2. One of my students suggested— on more than one occasion— that my anti-war sentiments were likely rooted in deep-seated anger and resentment from my previous relationship with a man in the military. The thought that I could have an independent, rational opinion about institutional violence seemed less likely than me being blindly driven by an emotional charge from past love.
  3. A dear friend (and many women I’ve been acquainted with) seems to think “bitch” is a term of endearment. The idea that an animal being female (originally stemming from a reference to a female dog in heat) is insulting is misogynistic. Thus, for me, the use of this word casually indicates a comfort with the aforementioned view, condoning language that literally equates one’s genitalia and hormones to a lower social value. The same is true of the pervasive use of pussy, cunt, sissy, and tit as insults. When my body and its cycles are used as derogatory terms, my very self is relegated to something one would never want to have— or be.
  4. Every time I go to a wedding, or fill out a form, I am struck by the archaic symbols that persist in our unions. The changing of names, passing off of the bride, donning of a white dress, all stem from the idea that a woman (and her virginity) is property being passed from father to husband. I understand that people engage in these rituals without holding these beliefs. Yet, in sharing my critique of them, many have defended traditions— such as asking a bride’s father for permission/blessing— as being respectful. My question is, respectful to whom? The extent to which we fail to question the origin of our traditions— and the messages underpinning them— is connected to our acceptance of the power structures in place. My issue is not in maintaining tradition, but in neglecting to raise questions around the histories, significance, and ramifications of such practices.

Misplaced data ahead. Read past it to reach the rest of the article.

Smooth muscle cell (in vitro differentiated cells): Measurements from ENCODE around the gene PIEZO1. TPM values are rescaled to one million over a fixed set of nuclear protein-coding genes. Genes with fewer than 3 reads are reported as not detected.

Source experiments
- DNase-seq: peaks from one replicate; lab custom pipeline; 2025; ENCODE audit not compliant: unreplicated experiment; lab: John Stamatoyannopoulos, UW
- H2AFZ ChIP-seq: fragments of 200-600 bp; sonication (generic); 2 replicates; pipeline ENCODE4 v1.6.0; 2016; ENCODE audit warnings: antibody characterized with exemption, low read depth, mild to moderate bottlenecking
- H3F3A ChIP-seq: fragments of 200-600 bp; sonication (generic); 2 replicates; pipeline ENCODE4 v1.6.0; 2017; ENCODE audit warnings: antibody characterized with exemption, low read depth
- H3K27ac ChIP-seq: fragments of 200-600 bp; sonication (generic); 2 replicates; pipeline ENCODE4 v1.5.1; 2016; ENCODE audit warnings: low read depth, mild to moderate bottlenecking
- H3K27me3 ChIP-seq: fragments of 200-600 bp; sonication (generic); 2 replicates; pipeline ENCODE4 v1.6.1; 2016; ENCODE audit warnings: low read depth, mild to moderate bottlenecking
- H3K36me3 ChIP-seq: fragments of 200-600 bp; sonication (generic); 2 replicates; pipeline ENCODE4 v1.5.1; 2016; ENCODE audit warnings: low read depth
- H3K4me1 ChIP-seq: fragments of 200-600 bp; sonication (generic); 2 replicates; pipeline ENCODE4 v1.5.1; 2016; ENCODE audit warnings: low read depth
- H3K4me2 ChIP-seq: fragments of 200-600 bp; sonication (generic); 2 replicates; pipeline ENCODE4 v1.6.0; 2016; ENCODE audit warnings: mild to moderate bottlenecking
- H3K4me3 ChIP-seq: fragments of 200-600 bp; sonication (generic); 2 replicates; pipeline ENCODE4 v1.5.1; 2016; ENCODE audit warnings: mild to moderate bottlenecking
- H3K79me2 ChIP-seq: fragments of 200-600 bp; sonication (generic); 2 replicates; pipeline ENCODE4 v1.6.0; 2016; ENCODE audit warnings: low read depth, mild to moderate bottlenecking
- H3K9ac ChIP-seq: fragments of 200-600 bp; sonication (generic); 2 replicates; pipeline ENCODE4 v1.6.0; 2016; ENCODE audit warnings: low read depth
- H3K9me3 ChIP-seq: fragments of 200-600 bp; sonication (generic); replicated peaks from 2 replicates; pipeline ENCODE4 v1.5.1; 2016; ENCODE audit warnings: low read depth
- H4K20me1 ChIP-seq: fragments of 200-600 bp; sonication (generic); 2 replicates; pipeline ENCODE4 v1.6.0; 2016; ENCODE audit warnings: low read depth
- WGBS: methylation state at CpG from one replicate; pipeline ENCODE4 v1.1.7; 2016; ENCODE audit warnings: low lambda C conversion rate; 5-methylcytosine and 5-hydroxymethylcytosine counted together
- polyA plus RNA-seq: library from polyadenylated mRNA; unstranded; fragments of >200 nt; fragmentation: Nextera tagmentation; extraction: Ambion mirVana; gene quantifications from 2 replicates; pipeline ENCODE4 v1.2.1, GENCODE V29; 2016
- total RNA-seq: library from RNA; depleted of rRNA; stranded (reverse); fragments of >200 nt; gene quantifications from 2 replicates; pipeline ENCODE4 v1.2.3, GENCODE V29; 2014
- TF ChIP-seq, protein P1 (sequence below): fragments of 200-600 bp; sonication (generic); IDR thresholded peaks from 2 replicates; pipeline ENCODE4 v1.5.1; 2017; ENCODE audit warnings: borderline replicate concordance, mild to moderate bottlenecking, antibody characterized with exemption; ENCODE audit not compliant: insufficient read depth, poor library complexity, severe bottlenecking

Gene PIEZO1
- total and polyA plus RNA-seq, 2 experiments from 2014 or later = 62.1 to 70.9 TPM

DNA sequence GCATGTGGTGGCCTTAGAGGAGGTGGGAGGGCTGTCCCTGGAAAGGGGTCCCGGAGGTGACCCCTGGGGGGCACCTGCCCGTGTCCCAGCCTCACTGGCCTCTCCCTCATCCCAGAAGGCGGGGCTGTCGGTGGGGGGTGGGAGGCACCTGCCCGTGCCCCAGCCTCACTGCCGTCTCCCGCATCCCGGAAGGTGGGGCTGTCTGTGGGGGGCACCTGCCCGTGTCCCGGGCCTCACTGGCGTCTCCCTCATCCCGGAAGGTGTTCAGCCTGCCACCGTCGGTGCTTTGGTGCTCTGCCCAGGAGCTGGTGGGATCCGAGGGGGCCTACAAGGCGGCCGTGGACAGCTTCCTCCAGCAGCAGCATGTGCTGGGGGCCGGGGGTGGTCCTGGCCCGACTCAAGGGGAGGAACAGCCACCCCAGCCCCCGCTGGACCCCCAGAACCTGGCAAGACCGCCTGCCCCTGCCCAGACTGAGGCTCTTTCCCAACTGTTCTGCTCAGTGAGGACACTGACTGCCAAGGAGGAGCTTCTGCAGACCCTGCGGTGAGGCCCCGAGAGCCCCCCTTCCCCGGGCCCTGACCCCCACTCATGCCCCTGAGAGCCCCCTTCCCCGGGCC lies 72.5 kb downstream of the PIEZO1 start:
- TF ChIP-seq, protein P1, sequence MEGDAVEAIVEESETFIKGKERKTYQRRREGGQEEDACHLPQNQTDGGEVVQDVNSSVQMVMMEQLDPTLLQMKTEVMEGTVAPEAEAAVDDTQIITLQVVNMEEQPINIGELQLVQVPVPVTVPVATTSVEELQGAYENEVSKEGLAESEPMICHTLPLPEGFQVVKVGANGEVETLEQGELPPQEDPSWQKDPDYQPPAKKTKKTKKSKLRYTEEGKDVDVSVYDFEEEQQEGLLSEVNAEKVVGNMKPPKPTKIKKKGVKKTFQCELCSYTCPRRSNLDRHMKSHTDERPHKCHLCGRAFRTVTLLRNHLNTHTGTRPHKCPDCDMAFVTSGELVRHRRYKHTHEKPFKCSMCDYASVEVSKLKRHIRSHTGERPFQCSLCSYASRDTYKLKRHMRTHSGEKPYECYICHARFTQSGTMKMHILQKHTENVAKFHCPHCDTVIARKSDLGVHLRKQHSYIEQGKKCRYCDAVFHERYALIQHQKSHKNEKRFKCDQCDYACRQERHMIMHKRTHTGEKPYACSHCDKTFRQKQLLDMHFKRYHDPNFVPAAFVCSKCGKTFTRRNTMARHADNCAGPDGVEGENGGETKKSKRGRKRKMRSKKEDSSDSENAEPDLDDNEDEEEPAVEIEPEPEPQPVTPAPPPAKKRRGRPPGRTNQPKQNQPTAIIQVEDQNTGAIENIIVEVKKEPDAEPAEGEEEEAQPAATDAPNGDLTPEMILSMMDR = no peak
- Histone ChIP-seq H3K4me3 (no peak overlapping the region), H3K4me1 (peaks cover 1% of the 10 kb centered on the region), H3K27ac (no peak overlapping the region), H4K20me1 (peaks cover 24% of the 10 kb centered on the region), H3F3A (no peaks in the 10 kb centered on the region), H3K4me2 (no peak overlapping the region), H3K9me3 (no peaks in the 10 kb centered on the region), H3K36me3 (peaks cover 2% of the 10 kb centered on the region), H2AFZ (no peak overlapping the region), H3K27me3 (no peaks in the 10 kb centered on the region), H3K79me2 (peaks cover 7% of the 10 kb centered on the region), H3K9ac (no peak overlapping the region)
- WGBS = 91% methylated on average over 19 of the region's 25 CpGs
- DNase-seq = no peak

5. A close friend, who identifies as a feminist himself, told me that he is uncomfortable walking through a door when a woman holds it open for him. Do I really need to elaborate?
  6. As a lot of this is about the messages we take in, lets collect some data. How many songs on the pop-radio station do you hear that aredevoid of lyrics that treat women as objects and/or hyper-sexualized beings, or use language that condones violence against us? How many books have you read in the past year with a female protagonist whose main storyline did not revolve around her relationships with men? How many television shows do you watch with a female lead? Really, I am asking you to count. Or, the next time you flip through a magazine or look at the tabloids while standing in line at the grocery store, ask yourself: how are women being portrayed in these stories and ads? Essentially, what does the media teach us about what it means to be a woman and what her place is in society? (This same question should also be asked about men)
  7. While reading on the porch this week, the three boys (ages 6-8) we are staying with mocked me for having hairy armpits. “Gross!” they squealed. “Girls aren’t supposed to have hair there,” they explained to me. The idea that women are not “supposed to” have hair where itnaturally grows— be it leg, armpit, or pubic— likens women to children and dolls, both of which you control and hold power over. (NOTE: I understand that this preference is socialized, that’s my point)